• Respiratory acidosis (acid-base imbalance causes intracellular phosphorus to move into the extracellular fluid)

Decreased in

    Acute gout (related to decreased circulating calcium in calcium crystal–induced gout; calcium and phosphorus have an inverse relationship) Alcohol withdrawal (related to malnutrition) Gram-negative bacterial septicemia Growth hormone deficiency Hyperalimentation therapy Hypercalcemia (calcium and phosphorus have an inverse relationship) Hyperinsulinism (insulin increases intracellular movement of phosphorus) Hyperparathyroidism (parathyroid hormone [PTH] increases renal excretion) Hypokalemia Impaired renal absorption (decreases return of phosphorus to general circulation) Malabsorption syndromes (related to insufficient intestinal absorption of phosphorus) Malnutrition (related to deficient intake) Osteomalacia (evidenced by hypophosphatemia) PTH-producing tumors (PTH increases renal excretion) Primary hyperparathyroidism (PTH increases renal excretion) Renal tubular acidosis Renal tubular defects (related to decreased renal absorption) Respiratory alkalosis Respiratory infections Rickets (related to vitamin D deficiency) Salicylate poisoning Severe burns Severe vomiting and diarrhea (related to excessive loss) Vitamin D deficiency (related to vitamin D deficiency, which reduces intestinal and renal tubular absorption of phosphorus)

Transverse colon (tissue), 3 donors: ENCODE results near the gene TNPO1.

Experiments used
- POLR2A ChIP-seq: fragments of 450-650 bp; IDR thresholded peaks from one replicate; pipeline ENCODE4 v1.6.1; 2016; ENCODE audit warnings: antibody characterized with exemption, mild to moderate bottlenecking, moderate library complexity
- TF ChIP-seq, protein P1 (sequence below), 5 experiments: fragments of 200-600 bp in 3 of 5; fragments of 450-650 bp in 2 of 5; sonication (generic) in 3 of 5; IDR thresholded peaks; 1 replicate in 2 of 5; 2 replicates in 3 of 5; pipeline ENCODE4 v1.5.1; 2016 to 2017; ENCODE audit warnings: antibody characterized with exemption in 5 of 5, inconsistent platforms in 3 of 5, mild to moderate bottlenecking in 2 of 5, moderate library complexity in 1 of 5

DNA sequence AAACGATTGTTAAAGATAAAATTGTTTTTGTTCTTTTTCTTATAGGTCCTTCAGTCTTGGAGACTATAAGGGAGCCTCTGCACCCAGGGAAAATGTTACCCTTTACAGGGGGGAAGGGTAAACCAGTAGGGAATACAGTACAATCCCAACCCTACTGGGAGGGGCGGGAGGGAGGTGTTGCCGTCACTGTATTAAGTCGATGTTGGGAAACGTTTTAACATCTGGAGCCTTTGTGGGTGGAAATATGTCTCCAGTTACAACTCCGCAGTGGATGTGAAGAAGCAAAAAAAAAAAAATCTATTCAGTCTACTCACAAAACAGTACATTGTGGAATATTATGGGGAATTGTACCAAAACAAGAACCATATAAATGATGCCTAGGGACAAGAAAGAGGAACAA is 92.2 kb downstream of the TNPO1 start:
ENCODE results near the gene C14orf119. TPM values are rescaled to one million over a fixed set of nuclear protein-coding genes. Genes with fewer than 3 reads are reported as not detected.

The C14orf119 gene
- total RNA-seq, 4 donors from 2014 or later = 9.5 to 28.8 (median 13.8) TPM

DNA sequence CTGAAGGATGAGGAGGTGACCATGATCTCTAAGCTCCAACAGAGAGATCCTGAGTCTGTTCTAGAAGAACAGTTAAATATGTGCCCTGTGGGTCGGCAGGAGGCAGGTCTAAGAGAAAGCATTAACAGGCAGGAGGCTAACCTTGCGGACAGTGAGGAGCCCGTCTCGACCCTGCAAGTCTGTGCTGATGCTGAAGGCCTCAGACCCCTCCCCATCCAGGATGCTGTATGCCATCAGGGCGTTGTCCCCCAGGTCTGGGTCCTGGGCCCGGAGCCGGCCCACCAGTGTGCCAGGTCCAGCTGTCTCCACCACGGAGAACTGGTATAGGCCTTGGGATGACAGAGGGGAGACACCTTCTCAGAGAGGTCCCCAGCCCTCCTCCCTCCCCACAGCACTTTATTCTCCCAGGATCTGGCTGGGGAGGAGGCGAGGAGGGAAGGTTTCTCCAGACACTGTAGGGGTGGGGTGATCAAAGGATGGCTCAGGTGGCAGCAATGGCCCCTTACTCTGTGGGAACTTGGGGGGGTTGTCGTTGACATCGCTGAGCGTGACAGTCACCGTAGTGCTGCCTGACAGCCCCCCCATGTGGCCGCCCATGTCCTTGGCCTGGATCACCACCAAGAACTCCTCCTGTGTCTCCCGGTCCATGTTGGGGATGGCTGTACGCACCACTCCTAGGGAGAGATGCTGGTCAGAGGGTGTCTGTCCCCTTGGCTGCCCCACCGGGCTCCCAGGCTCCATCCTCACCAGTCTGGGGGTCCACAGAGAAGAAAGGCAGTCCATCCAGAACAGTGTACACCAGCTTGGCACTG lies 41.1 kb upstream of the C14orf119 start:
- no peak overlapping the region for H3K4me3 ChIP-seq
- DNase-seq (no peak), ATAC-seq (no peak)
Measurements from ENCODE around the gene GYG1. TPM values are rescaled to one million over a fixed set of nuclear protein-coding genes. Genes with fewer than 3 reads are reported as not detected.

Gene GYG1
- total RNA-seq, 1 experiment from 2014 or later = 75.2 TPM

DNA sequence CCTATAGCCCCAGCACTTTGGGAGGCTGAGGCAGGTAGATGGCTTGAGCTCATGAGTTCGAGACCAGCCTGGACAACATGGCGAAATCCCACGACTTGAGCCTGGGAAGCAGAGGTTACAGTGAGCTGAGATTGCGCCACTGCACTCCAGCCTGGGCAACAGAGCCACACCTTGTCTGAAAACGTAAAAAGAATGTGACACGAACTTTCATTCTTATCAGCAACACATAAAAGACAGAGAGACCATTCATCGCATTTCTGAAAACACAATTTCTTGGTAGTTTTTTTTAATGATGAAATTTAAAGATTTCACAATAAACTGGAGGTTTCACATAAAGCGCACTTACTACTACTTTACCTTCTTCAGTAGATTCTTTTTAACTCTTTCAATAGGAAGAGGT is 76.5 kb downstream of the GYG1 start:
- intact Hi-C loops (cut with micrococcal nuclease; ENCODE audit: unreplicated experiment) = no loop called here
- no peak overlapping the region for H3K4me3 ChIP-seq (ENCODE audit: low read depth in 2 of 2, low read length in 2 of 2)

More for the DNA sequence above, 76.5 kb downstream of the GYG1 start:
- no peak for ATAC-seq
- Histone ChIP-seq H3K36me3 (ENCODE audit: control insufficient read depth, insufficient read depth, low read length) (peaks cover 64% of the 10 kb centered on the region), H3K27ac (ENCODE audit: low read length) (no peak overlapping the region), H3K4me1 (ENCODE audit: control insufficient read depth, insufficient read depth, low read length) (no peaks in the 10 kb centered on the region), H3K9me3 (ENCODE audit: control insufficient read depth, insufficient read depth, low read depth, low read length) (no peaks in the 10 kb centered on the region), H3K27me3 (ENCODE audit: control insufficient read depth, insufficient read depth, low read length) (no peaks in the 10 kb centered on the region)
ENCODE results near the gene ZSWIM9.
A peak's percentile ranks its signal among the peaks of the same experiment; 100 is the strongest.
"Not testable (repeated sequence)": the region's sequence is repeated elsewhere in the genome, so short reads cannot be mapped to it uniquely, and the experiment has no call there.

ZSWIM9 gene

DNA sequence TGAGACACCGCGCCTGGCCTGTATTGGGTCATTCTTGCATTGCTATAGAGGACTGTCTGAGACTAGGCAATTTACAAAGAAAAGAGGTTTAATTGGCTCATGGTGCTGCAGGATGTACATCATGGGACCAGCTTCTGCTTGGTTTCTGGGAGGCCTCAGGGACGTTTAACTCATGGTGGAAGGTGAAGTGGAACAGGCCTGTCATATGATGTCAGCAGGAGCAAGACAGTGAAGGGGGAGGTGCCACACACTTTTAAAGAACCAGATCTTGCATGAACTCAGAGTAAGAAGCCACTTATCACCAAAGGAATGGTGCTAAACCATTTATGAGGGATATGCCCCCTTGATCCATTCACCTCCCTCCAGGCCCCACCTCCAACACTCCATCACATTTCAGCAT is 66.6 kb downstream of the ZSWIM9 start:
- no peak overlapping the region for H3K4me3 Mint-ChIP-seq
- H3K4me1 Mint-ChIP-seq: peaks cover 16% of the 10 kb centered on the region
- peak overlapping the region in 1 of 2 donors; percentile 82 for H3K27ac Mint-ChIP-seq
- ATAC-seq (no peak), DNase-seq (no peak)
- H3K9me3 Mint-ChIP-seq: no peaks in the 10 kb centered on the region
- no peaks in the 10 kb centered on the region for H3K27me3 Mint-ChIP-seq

Critical findings

  • Adults
  • Less than 1.0 mg/dL (SI: Less than 0.3 mmol/L)
  • Greater than 8.9 mg/dL (SI: Greater than 2.9 mmol/L)
  • Children
  • Less than 1.3 mg/dL (SI: Less than 0.4 mmol/L)
  • Greater than 8.9 mg/dL (SI: Greater than 2.9 mmol/L)
  • Note and immediately report to the health-care provider (HCP) any critically increased or decreased values and related symptoms.

  • It is essential that a critical finding be communicated immediately to the requesting health-care provider (HCP). A listing of these findings varies among facilities.

  • Timely notification of a critical finding for lab or diagnostic studies is a role expectation of the professional nurse. Notification processes will vary among facilities. Upon receipt of the critical value the information should be read back to the caller to verify accuracy. Most policies require immediate notification of the primary HCP, Hospitalist, or on-call HCP. Reported information includes the patient’s name, unique identifiers, critical value, name of the person giving the report, and name of the person receiving the report. Documentation of notification should be made in the medical record with the name of the HCP notified, time and date of notification, and any orders received. Any delay in a timely report of a critical finding may require completion of a notification form with review by Risk Management.

  • Interventions including IV replacement therapy with sodium or potassium phosphate may be necessary. Close monitoring of both phosphorus and calcium is important during replacement therapy.

Interfering factors

  • Drugs that may increase phosphorus levels include anabolic steroids, β-adrenergic blockers, ergocalciferol, furosemide, hydrochlorothiazide, methicillin (occurs with nephrotoxicity), oral contraceptives, parathyroid extract, phosphates, sodium etidronate, tetracycline (occurs with nephrotoxicity), and vitamin D.